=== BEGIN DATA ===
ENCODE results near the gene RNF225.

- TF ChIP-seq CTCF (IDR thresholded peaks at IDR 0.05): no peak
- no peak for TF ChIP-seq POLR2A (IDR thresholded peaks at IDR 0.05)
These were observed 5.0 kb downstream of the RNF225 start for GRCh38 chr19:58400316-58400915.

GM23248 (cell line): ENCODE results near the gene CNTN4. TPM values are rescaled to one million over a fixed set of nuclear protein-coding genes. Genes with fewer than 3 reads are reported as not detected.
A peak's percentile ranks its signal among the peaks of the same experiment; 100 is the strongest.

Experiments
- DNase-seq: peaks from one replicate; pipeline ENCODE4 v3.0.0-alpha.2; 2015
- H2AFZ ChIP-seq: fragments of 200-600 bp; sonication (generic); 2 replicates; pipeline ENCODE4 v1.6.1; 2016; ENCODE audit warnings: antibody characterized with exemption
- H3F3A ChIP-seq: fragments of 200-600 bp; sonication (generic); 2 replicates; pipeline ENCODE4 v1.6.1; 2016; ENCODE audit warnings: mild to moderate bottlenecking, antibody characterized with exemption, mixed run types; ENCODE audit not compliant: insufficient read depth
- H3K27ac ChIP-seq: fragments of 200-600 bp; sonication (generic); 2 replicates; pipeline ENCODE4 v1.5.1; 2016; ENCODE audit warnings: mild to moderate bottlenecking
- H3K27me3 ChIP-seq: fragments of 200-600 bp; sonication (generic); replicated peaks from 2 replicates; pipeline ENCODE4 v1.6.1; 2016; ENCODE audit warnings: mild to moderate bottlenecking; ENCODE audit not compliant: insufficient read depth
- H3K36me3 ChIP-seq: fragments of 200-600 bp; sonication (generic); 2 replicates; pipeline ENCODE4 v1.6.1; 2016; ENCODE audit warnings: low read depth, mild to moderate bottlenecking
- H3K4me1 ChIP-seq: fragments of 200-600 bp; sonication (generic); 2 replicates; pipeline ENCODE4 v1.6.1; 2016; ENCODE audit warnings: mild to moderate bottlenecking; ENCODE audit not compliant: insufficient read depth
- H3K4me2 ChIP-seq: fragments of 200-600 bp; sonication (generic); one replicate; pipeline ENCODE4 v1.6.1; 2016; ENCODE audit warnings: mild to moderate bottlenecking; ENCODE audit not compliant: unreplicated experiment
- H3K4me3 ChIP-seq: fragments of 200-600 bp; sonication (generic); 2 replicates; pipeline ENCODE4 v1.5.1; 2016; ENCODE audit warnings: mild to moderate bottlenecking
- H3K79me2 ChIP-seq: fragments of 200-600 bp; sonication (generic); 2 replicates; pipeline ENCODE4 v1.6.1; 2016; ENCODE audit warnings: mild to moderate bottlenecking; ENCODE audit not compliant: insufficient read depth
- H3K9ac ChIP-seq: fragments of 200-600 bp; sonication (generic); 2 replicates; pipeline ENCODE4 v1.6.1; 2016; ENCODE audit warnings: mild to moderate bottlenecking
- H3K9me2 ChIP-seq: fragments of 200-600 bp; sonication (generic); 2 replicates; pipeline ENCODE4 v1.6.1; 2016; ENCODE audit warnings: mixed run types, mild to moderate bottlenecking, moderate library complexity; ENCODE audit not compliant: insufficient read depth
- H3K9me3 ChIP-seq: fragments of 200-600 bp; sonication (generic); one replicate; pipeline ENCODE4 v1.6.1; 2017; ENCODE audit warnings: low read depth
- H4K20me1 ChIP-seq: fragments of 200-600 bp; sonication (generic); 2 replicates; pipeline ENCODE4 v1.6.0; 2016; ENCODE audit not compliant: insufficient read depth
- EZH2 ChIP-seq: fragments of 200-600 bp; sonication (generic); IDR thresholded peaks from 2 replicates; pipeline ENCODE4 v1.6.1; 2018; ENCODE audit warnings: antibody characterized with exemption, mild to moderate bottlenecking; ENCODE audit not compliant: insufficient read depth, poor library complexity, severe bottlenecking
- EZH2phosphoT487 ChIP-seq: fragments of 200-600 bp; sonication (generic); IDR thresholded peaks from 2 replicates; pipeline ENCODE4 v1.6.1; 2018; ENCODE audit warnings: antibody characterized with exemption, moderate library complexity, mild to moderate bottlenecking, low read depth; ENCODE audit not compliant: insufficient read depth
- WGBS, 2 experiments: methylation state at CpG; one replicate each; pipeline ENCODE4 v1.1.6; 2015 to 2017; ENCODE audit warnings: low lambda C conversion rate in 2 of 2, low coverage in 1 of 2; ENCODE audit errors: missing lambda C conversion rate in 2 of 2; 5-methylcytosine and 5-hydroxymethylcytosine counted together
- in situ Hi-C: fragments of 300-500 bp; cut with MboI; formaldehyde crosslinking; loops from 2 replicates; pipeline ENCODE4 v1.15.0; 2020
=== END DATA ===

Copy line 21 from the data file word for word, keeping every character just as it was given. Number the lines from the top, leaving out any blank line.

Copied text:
- H4K20me1 ChIP-seq: fragments of 200-600 bp; sonication (generic); 2 replicates; pipeline ENCODE4 v1.6.0; 2016; ENCODE audit not compliant: insufficient read depth